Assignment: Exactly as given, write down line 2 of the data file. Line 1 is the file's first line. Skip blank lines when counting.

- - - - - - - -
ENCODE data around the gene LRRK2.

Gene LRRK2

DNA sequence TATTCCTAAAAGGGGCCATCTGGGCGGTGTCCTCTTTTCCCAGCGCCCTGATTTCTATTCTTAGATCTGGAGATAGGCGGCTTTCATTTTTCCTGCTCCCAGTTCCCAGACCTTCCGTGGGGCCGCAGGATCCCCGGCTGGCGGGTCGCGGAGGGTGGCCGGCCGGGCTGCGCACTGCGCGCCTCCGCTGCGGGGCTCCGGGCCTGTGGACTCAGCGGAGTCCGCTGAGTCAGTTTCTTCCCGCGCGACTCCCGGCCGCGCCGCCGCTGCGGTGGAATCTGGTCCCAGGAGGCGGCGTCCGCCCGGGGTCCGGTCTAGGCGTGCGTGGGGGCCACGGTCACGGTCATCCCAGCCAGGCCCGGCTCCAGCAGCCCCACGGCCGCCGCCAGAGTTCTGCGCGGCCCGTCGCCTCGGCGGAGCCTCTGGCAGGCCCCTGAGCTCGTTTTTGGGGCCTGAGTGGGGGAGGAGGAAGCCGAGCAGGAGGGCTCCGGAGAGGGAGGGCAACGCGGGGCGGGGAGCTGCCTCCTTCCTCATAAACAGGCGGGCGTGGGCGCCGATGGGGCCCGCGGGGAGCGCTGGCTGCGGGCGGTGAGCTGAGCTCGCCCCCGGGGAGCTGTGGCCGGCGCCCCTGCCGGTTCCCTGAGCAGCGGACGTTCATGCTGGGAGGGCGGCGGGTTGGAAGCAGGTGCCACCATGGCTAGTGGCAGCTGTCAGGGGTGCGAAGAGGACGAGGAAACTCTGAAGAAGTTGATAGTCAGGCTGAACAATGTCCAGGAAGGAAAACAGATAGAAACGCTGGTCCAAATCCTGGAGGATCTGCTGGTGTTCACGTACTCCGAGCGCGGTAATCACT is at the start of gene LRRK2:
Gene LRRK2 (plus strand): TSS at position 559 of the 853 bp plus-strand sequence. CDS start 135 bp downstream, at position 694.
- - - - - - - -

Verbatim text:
Gene LRRK2